Pursuant to the provision of Section 22 of R.A. No. 7659, amending Art. 47 of the Revised Penal Code, let the complete records of this case be forwarded to the Supreme Court for automatic review.[26]
With the imposition of the death penalty on appellant, the case was elevated to the Supreme Court on automatic review. Pursuant to the Court's ruling in People v. Mateo,[27] the case was transferred to the Court of Appeals.[28]

On 13 July 2006, the Court of Appeals affirmed with modification the appellant's conviction by the RTC. The Court of Appeals ratiocinated in this wise:
Culled from the records of this case, the prosecution substantially established that appellant was in fact the assailant and not the assailed. Its eyewitnesses gave an interlocking account of the facts, leading to no other conclusion than that appellant committed a treacherous assault on the person of the victim. Their testimonies, with intricate attention to details, were narrated in straightforward, categorical and candid manner, thus, worthy of belief and credit.

Appellant was positively identified by no less than his older full-blood brother, Alangan Sakandal, as the one who shot the victim to death. The latter was seated beside the victim when appellant shot the victim from behind hitting the victim's nape. After the victim was shot, he tried to grab the gun from appellant. In the course of their struggle for its possession, the gun fell down. Appellant then fled towards the seashore.[29]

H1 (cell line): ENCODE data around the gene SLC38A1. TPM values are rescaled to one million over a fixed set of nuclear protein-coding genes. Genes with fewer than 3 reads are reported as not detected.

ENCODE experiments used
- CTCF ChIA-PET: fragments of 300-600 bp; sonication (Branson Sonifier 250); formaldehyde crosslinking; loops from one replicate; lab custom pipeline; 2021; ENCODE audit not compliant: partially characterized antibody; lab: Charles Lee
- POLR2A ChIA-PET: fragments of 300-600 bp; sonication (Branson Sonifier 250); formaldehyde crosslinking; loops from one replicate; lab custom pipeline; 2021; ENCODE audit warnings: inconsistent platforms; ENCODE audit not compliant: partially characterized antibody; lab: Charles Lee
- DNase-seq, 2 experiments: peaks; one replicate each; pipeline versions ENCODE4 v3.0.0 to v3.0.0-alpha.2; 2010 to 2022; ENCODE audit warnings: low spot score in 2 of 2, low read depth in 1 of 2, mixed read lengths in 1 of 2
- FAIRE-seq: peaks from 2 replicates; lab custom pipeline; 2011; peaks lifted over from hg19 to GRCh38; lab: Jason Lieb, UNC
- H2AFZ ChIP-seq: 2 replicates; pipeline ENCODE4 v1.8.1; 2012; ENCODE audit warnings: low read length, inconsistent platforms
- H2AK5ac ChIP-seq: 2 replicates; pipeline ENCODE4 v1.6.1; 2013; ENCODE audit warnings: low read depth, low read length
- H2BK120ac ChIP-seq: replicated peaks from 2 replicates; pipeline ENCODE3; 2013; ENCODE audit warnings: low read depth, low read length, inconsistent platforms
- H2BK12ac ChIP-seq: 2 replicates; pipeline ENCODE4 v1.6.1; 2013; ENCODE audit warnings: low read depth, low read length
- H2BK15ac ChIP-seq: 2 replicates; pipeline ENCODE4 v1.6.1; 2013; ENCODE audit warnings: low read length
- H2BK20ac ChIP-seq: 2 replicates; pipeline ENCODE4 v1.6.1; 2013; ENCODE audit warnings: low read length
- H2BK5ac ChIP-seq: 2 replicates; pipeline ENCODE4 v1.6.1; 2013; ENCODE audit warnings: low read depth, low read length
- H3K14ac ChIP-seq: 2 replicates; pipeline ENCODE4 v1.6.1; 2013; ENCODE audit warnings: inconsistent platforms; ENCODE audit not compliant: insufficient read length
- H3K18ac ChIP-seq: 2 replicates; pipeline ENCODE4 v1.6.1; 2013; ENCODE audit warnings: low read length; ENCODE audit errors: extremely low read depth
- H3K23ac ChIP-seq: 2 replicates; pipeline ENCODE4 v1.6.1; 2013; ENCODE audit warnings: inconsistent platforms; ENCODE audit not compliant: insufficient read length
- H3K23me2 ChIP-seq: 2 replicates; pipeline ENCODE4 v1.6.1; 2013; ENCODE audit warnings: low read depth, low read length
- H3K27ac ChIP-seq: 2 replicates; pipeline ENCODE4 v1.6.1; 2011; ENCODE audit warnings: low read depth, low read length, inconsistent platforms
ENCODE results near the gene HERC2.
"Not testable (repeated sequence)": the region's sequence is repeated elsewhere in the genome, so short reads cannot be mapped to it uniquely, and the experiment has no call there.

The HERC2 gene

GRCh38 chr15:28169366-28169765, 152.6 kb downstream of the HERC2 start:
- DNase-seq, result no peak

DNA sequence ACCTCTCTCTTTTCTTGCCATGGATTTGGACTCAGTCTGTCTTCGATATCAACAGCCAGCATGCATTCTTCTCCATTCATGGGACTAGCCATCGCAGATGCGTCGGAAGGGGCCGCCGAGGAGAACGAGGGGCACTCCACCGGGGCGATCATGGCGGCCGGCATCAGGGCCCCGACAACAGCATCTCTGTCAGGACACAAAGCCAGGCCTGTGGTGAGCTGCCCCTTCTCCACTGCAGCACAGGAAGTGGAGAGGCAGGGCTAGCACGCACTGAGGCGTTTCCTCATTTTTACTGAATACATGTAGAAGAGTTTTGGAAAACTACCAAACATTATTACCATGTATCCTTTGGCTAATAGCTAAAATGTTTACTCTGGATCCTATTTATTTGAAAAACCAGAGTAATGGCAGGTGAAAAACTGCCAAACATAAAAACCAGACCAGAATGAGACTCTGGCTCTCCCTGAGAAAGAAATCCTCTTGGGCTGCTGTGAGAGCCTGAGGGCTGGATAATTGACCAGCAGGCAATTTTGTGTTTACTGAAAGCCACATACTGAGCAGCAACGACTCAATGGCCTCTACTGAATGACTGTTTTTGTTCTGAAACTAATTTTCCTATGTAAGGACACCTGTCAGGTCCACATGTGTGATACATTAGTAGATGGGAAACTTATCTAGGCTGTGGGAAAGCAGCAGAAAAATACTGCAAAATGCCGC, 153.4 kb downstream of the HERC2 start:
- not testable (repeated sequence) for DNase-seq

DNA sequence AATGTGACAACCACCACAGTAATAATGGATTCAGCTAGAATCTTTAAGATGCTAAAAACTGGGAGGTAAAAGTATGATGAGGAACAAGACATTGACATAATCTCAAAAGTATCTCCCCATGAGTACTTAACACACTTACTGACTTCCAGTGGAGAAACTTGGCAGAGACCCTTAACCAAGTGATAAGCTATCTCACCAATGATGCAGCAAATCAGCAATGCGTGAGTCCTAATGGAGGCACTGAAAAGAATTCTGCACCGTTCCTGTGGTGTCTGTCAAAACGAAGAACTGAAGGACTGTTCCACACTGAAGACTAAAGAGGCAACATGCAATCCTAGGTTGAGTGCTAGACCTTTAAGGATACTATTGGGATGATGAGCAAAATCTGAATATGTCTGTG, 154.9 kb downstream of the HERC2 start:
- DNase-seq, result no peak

The Court of Appeals similarly appreciated the finding of the RTC that the killing was qualified by treachery. It ruled that the appellant positioned himself without risk to himself from any defense which the victim might have made. However, it disagreed with the penalty of death imposed by the RTC. It argued that on 30 June 2006, Republic Act No. 9346, otherwise known as An Act Prohibiting the Imposition of Death Penalty in the Philippines, took effect. Citing Section 2[30] thereof, it downgraded the penalty from death to reclusion perpetua and awarded temperate damages in lieu of actual damages. It deleted the award of actual damages for the reason that no receipts were shown to support the claim of expenses incurred for the wake and the burial of the victim. The dispositive portion of the Decision reads:
WHEREFORE, premises considered, the instant appeal is DISMISSED for lack of merit and the Decision dated 1 October 2001 of the Regional Trial Court is hereby AFFIRMED WITH MODIFICATION that appellant Mukim Eling y Mañalac is found guilty beyond reasonable doubt of the crime of Murder and is hereby sentenced to suffer the penalty of reclusion perpetua in lieu of the death penalty pursuant to Section 2 (a) of R.A. No. 9346 and appellant is directed to pay the heirs of the victim the amount of P50,000.00 as civil indemnity; P50,000.00 as moral damages; P30,000.00 as exemplary damages; and P25,000.00 as temperate damages in lieu of actual damages.[31]
In his brief, the appellant raises the following assignment of errors, to wit:





For our resolution are the following issues: (1) whether appellant's guilt was proven beyond reasonable doubt; (2) whether treachery was sufficiently proven; and (3) whether the aggravating circumstance of illegal possession of firearms was duly shown.

We are unable to depart from the factual findings of the Court of Appeals.